WASHINGTON — Twenty countries most vulnerable to climate change are considering halting their repayment of $685 billion in collective debt, loans that they say are an “injustice,” Mohamad Nasheed, the former president of the Maldives, said on Friday.
When the World Bank and the International Monetary Fund conclude their annual meetings in Washington on Sunday, Mr. Nasheed said he would tell officials that the nations were weighing whether to stop payments on their debts. The finance ministers are calling instead for a debt-for-nature swap, in which part of a nation’s debt is forgiven and invested in conservation.
“We are living not just on borrowed money but on borrowed time,” said Mr. Nasheed, who brought global attention to his sinking archipelago nation in the Indian Ocean by holding an underwater cabinet meeting in 2009. “We are under threat, and we should collectively find a way out of it.”
Mr. Nasheed said poor nations were locked in a Sisyphean trap: they must borrow money to ward off rising seas and storms — only to see disasters made worse by climate change destroy the improvements they make. But the debt remains, and often countries are left to borrow once again.
David Theis, a spokesman for the World Bank Group, said in a statement the banks recognized that climate change is having a disproportionate impact on poor and small-island developing nations. He said the banks were “committed to comprehensive debt solutions that bring real benefits to people in poor countries, particularly countries with high debt vulnerabilities that lack the financial resources to deal with the challenges they face.”
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The debt discussions at the I.M.F. and World Bank meetings come as diplomats from nearly 200 countries prepared for global climate change negotiations in November. That United Nations conference, which will take place in Sharm el Sheikh, Egypt, will focus heavily on whether wealthy nations most responsible for the carbon dioxide emissions driving climate change should compensate poor countries that are suffering the worst impacts.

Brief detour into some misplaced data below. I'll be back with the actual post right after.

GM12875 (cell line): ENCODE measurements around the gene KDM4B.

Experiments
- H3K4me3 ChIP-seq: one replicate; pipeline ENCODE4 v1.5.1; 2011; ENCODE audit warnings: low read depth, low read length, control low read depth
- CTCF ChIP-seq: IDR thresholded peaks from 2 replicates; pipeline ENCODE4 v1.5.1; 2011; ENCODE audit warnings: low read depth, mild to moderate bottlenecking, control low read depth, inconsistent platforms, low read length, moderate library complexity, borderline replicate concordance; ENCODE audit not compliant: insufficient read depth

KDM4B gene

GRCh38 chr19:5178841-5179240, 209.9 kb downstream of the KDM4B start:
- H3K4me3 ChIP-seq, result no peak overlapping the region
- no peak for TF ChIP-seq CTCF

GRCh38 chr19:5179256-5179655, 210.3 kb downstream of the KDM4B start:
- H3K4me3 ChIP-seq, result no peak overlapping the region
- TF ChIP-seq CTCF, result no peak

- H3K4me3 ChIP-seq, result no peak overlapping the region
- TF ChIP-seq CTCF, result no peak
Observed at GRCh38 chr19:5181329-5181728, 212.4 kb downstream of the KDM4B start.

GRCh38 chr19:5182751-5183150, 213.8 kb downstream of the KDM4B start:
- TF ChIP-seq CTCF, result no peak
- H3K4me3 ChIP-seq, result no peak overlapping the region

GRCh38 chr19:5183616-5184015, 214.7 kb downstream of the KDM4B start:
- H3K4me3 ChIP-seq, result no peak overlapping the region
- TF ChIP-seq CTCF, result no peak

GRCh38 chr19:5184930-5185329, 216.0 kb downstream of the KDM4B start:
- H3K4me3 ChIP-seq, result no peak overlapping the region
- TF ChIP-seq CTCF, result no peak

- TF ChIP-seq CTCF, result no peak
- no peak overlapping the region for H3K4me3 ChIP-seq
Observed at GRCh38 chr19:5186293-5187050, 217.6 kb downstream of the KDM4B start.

Many developing countries and low-lying island nations are pressing for the creation of an international fund that would compensate them for losses and damage caused by climate change. The United States, Europe and other wealthy countries that have historically emitted the bulk of greenhouse gases have opposed the creation of such a fund, in part because they fear being held legally liable for skyrocketing disaster costs.
“In all honesty, the most important thing that we can do is stop, mitigate enough that we prevent loss and damage,” John Kerry, the United States special envoy for climate change, said at a New York Times event last month. “The next most important thing we can do is help people adapt to the damage that’s already there. And we have a limited, you know, we’re not — you tell me the government in the world that has trillions of dollars, cause that’s what it costs.”
Mr. Nasheed said he believed focusing on a debt swap could bypass contentious debates over creating a new international fund for reparations. He also noted that many funds that have been created have gone unfilled, he said.
If debts owed by countries were shaved by 30 percent and that money was instead invested in projects such as improving water systems or preserving mangrove forests that protect shorelines from hurricanes, “it would have a huge impact,” Mr. Nasheed said.
A spokeswoman for the V20, a coalition of finance ministers representing vulnerable nations, declined to comment but acknowledged that the countries were discussing stopping debt repayments until the banks addressed climate change.
Kristalina Georgieva, the head of the I.M.F., said last year that such debt swaps could help developing countries address climate change and pledged to work with the World Bank to “advance that option” at the United Nations climate meeting in Egypt.
According to the World Bank, 58 percent of the world’s poorest countries are at risk or are in “debt distress.” At the same time, the loss and damage needs for vulnerable countries are projected in one study at $290 billion to $580 billion annually by 2030.